ECHA updates two guidance documents on classification and labelling

The 8th ATP to CLP was published on 14 June 2016 in the Official Journal of the European Union, under the official title Commission Regulation (EU) 2016/918 of 19 May 2016 amending, for the purposes of its adaptation to technical and scientific progress, Regulation (EC) No 1272/2008 of the European Parliament and of the Council on classification, labelling and packaging of substances and mixtures.

The compliance deadline for manufacturers and importers to update safety data sheets and labels to conform to the new rules for substances and mixtures is:

1 February 2018

Distributors have an additional 2 years, until 1 February 2020, to relabel products already on the market at that initial deadline.


In order to keep the guidance documents in alignment with these amendments to the CLP, ECHA published updates to two guidance manuals on 4 July, 2017:


The first document, on application of the CLP criteria, mostly updates references to the regulation, eliminates references to the now fully repealed Dangerous Substances Directive, and updates some test methods and decision logic. There are no new hazard classes or categories established in the 8th ATP of CLP (or 5th revision of GHS), so nothing really big is introduced in this guidance. Updates to a lot of P-statements are reflected correctly now in the guidance to minimize confusion.


The second guidance, on labelling and packaging, will be more useful, as it redefines the recommendations on how to reduce the collection of P-statements to comply with Article 28 of the CLP which states:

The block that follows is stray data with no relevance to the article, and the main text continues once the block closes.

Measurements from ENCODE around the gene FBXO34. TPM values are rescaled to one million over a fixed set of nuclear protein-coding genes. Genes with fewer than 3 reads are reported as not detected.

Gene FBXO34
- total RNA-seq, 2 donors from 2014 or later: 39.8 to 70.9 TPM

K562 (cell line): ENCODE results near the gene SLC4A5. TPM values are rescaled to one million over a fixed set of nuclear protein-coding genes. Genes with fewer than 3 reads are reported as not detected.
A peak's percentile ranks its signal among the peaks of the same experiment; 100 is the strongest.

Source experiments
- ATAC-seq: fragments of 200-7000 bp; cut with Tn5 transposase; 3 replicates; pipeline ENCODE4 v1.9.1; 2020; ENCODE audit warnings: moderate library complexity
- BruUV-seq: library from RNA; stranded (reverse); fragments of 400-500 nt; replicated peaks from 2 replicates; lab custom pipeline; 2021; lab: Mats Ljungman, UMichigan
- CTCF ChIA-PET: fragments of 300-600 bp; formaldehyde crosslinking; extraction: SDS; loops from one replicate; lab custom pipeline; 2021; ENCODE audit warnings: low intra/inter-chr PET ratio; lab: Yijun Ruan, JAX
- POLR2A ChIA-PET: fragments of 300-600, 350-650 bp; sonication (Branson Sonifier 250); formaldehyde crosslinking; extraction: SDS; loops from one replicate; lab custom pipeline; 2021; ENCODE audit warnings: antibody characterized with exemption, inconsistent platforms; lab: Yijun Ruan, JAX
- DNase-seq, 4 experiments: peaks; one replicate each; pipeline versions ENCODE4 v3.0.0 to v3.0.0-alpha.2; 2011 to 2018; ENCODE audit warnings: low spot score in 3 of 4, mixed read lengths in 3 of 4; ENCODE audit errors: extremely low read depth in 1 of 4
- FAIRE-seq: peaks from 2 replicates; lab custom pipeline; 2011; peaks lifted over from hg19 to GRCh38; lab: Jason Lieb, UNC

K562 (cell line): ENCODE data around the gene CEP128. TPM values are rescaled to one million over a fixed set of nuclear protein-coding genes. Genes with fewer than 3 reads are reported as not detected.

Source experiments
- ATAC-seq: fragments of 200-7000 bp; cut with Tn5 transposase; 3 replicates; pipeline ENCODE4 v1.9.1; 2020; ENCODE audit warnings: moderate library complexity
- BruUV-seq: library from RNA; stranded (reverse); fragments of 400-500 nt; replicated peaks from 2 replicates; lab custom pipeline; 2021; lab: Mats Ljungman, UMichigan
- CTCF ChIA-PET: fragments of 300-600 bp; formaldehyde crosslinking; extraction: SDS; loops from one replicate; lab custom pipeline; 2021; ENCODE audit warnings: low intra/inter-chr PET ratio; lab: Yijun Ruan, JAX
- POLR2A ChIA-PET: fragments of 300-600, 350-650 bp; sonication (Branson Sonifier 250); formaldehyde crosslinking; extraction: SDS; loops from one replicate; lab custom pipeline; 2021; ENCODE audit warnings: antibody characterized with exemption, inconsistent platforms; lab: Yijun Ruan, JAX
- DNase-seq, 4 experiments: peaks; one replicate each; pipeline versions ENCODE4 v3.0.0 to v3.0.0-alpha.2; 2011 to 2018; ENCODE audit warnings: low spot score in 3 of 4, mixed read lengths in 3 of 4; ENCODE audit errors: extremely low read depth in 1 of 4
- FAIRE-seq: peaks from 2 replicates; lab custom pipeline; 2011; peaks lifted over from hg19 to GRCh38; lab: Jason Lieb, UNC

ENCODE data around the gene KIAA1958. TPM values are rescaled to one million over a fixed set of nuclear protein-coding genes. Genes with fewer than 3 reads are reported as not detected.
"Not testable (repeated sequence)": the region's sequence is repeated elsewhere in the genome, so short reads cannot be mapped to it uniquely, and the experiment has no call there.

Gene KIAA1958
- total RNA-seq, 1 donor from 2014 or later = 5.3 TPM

Article 28 Principles of precedence for precautionary statements
1. Where the selection of the precautionary statements results in certain precautionary statements being clearly redundant or unnecessary given the specific substance, mixture or packaging, such statements shall be omitted from the label.
2. Where the substance or mixture is supplied to the general public, one precautionary statement addressing the disposal of that substance or mixture as well as the disposal of packaging shall appear on the label, unless not required under Article 22. In all other cases, a precautionary statement addressing disposal shall not be required, where it is clear that the disposal of the substance or mixture or the packaging does not present a hazard to human health or the environment.
Not more than six precautionary statements shall appear on the label, unless necessary to reflect the nature and the severity of the hazards.

Now that the guidance is finalized, it's full speed ahead towards the 1 February deadline next year.